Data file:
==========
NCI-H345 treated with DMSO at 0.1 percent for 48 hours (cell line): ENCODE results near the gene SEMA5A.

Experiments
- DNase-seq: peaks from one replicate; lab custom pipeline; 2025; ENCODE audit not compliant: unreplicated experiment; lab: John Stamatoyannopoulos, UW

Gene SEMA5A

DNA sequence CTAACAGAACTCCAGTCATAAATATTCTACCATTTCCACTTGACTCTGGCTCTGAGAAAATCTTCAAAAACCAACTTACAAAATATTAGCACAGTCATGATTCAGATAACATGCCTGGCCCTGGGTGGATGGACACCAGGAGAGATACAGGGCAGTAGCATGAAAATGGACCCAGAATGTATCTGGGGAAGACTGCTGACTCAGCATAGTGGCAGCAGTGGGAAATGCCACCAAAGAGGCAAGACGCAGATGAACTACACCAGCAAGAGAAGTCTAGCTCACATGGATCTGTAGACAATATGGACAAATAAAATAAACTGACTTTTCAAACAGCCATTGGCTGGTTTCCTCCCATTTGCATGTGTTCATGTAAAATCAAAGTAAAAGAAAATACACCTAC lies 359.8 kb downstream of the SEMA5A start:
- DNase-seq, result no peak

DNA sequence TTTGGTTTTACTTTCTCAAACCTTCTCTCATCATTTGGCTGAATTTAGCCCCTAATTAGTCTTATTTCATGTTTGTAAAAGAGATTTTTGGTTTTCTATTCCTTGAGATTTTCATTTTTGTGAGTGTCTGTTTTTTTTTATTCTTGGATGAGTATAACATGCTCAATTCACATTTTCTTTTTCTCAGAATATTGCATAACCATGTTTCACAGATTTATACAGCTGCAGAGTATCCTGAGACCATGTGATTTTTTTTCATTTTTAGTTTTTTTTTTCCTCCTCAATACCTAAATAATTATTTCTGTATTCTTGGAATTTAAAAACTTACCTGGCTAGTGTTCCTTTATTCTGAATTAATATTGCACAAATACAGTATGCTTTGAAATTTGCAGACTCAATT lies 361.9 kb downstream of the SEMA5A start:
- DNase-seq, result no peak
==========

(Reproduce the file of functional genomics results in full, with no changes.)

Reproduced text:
NCI-H345 treated with DMSO at 0.1 percent for 48 hours (cell line): ENCODE results near the gene SEMA5A.

Experiments
- DNase-seq: peaks from one replicate; lab custom pipeline; 2025; ENCODE audit not compliant: unreplicated experiment; lab: John Stamatoyannopoulos, UW

Gene SEMA5A

DNA sequence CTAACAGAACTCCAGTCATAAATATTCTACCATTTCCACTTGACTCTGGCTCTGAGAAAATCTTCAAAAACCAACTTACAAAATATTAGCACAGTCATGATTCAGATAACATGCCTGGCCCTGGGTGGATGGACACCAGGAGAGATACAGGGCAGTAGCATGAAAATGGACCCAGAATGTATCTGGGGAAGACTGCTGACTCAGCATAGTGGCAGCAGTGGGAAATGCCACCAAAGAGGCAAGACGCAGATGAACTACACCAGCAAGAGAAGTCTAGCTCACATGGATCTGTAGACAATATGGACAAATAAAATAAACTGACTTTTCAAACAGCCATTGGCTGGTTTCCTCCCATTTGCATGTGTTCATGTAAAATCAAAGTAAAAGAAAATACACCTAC lies 359.8 kb downstream of the SEMA5A start:
- DNase-seq, result no peak

DNA sequence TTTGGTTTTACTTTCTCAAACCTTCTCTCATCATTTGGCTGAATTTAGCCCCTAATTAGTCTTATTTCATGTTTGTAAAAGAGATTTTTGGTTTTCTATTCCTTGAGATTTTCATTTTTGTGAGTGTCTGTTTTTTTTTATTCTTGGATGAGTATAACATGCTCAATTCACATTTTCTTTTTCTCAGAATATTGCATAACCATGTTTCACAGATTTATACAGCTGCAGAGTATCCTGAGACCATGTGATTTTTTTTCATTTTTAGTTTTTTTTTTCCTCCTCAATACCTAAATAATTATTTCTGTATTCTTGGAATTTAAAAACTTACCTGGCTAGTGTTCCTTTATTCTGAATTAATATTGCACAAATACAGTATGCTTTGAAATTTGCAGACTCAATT lies 361.9 kb downstream of the SEMA5A start:
- DNase-seq, result no peak